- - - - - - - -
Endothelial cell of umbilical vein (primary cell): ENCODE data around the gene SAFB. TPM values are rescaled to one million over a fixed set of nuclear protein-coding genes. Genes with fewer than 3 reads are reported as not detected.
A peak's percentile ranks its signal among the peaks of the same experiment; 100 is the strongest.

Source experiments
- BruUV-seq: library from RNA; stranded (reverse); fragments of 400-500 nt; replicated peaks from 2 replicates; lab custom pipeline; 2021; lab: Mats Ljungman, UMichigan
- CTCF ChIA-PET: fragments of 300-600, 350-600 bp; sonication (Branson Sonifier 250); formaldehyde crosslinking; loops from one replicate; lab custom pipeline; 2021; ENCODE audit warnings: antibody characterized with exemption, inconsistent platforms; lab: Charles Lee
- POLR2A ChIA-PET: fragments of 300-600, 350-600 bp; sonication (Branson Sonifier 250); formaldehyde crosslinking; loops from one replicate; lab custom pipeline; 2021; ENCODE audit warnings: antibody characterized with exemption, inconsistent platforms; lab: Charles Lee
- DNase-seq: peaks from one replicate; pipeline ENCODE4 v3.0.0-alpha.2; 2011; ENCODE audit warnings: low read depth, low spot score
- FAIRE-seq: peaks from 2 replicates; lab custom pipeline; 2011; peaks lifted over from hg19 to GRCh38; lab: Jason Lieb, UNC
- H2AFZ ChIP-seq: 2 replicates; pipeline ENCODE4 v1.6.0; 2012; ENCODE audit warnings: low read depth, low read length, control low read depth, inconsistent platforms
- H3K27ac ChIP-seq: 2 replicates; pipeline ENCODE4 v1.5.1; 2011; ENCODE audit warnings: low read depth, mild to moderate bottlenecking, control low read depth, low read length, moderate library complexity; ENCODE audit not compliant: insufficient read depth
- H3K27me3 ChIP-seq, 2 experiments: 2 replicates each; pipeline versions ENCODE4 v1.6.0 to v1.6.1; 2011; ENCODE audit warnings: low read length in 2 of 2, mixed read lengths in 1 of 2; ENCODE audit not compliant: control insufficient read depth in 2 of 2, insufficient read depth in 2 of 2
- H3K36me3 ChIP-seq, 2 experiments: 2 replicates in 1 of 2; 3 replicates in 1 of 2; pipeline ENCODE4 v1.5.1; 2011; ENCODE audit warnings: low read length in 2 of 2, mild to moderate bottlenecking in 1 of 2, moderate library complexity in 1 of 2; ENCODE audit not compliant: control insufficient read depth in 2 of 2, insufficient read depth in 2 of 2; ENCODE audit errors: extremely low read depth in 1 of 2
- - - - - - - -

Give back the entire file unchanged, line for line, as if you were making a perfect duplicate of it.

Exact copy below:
Endothelial cell of umbilical vein (primary cell): ENCODE data around the gene SAFB. TPM values are rescaled to one million over a fixed set of nuclear protein-coding genes. Genes with fewer than 3 reads are reported as not detected.
A peak's percentile ranks its signal among the peaks of the same experiment; 100 is the strongest.

Source experiments
- BruUV-seq: library from RNA; stranded (reverse); fragments of 400-500 nt; replicated peaks from 2 replicates; lab custom pipeline; 2021; lab: Mats Ljungman, UMichigan
- CTCF ChIA-PET: fragments of 300-600, 350-600 bp; sonication (Branson Sonifier 250); formaldehyde crosslinking; loops from one replicate; lab custom pipeline; 2021; ENCODE audit warnings: antibody characterized with exemption, inconsistent platforms; lab: Charles Lee
- POLR2A ChIA-PET: fragments of 300-600, 350-600 bp; sonication (Branson Sonifier 250); formaldehyde crosslinking; loops from one replicate; lab custom pipeline; 2021; ENCODE audit warnings: antibody characterized with exemption, inconsistent platforms; lab: Charles Lee
- DNase-seq: peaks from one replicate; pipeline ENCODE4 v3.0.0-alpha.2; 2011; ENCODE audit warnings: low read depth, low spot score
- FAIRE-seq: peaks from 2 replicates; lab custom pipeline; 2011; peaks lifted over from hg19 to GRCh38; lab: Jason Lieb, UNC
- H2AFZ ChIP-seq: 2 replicates; pipeline ENCODE4 v1.6.0; 2012; ENCODE audit warnings: low read depth, low read length, control low read depth, inconsistent platforms
- H3K27ac ChIP-seq: 2 replicates; pipeline ENCODE4 v1.5.1; 2011; ENCODE audit warnings: low read depth, mild to moderate bottlenecking, control low read depth, low read length, moderate library complexity; ENCODE audit not compliant: insufficient read depth
- H3K27me3 ChIP-seq, 2 experiments: 2 replicates each; pipeline versions ENCODE4 v1.6.0 to v1.6.1; 2011; ENCODE audit warnings: low read length in 2 of 2, mixed read lengths in 1 of 2; ENCODE audit not compliant: control insufficient read depth in 2 of 2, insufficient read depth in 2 of 2
- H3K36me3 ChIP-seq, 2 experiments: 2 replicates in 1 of 2; 3 replicates in 1 of 2; pipeline ENCODE4 v1.5.1; 2011; ENCODE audit warnings: low read length in 2 of 2, mild to moderate bottlenecking in 1 of 2, moderate library complexity in 1 of 2; ENCODE audit not compliant: control insufficient read depth in 2 of 2, insufficient read depth in 2 of 2; ENCODE audit errors: extremely low read depth in 1 of 2